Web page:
You and I have been unclean, cut off from community as it was meant to be. The problem isn’t leprosy for us; it’s a far more deadly disease that keeps us from connecting with those around us and with God. It’s sin, the uncleanness that comes from distancing ourselves from God through our thoughts, our words, and our actions. And like the lepers, we have cobbled together a culture that accommodates our uncleanness.
At this time of the year, just look and listen – both inside and out – and notice what our world props up as substitutes for the healed, restored relationship with God that every person needs. And in the din of all that noise, in the longing for things that are lacking, we give up the gift of contentment and fail to appreciate and give thanks for what we do have. But as you’re going, like the leper, look around you and see what Jesus has done to change your life forever.
Once Jesus has spoken his word of promise to you, you get to experience the reality of life in which community with God has been restored. You are no longer an outcast. You needn’t chase after the world’s substitutes for what had been missing in the human experience because it’s not missing anymore. You and I don’t have to long for what’s most lacking because we no longer lack. Through Jesus, we have the community with God which our disease had taken from us. Unlike the priests of Jesus’ day, the Master himself both deals with our disease and declares us clean. God hasn’t just made our return to community possible, He welcomes us back in. And made clean, we can come into contact with others; we can be in Jesus’ presence.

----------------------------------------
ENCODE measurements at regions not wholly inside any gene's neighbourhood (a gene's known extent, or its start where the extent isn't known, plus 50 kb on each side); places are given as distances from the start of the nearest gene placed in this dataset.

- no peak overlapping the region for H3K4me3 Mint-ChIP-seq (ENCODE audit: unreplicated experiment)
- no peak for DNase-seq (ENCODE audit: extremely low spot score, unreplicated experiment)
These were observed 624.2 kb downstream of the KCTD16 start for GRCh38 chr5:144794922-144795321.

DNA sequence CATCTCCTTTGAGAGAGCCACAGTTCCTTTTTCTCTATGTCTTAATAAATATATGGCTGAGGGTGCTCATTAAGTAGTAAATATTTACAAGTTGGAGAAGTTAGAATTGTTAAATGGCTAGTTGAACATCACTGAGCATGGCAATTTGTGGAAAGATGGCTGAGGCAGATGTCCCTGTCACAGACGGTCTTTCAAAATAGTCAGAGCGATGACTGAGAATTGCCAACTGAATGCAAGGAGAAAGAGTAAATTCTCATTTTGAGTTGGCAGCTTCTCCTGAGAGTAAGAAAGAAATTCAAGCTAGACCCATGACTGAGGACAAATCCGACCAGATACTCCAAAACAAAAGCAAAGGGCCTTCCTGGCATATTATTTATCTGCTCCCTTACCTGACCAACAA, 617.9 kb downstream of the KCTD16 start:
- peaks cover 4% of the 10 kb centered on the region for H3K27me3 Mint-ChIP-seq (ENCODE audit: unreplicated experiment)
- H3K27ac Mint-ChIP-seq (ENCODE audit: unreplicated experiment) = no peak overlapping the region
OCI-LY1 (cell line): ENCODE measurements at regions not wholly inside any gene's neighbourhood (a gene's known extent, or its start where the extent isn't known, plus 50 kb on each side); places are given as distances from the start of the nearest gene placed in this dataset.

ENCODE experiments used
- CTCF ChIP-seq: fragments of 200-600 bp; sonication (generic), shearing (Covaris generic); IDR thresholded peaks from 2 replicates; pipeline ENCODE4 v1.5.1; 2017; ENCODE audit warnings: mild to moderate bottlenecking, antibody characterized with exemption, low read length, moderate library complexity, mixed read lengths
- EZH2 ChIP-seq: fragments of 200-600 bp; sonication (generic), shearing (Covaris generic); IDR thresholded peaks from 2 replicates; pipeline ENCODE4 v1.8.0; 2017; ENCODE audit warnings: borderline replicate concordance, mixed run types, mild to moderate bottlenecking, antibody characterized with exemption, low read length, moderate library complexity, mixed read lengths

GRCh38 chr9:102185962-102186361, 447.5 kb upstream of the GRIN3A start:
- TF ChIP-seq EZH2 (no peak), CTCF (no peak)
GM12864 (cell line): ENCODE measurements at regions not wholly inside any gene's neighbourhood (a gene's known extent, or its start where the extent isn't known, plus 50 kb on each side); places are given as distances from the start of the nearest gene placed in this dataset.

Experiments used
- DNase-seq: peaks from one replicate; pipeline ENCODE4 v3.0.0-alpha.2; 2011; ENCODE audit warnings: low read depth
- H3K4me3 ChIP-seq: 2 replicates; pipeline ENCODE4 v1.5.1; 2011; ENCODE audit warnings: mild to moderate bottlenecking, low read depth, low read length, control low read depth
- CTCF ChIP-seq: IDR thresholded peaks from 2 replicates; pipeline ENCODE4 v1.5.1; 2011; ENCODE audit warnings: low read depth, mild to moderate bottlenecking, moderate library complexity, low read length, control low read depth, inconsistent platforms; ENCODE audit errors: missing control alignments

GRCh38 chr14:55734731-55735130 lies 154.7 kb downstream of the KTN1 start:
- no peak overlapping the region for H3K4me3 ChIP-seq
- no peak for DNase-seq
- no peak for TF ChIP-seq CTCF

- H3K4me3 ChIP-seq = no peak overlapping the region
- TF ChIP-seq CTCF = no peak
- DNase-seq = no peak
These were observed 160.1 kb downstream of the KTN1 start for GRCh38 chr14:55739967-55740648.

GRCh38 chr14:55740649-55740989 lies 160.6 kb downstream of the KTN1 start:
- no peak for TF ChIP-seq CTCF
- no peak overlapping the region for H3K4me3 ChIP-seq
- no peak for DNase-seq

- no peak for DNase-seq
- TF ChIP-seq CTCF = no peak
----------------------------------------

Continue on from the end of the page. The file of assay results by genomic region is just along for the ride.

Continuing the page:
In the days ahead as our nation marks a Day of Thanksgiving, let us follow the Samaritan’s example and fall on our faces before Jesus in abject appreciation. Laying before the foot of the cross, let us joyfully worship before the Master who there delivered the cure for our disease. Let us acknowledge who he is in our thoughts, our words, and our actions, giving thanks to God for the gift of His Son into our lives, our families, and our communities. For people made cleaned and brought into restored community in Christ, every day may rightly be a day of Thanksgiving. The faith that he has given has saved us. But thanksgiving wasn’t the end of that one man’s story; it’s not the end of ours, either.
Jesus also calls you and me to get up and journey. Acknowledging and appreciating the gift he has given, we now arise to live in it. Following Jesus, where will we go? The journey to Jerusalem led to the cross, then the empty tomb. So it is for Jesus’ disciples. We go forward. No longer longing for what’s lacking in the fleeting promises of hope the world around us has offered, we join Jesus on his mission to make the world healthy and whole and bring what is truly needed: restored community with God. And journeying with Jesus, we will never go alone.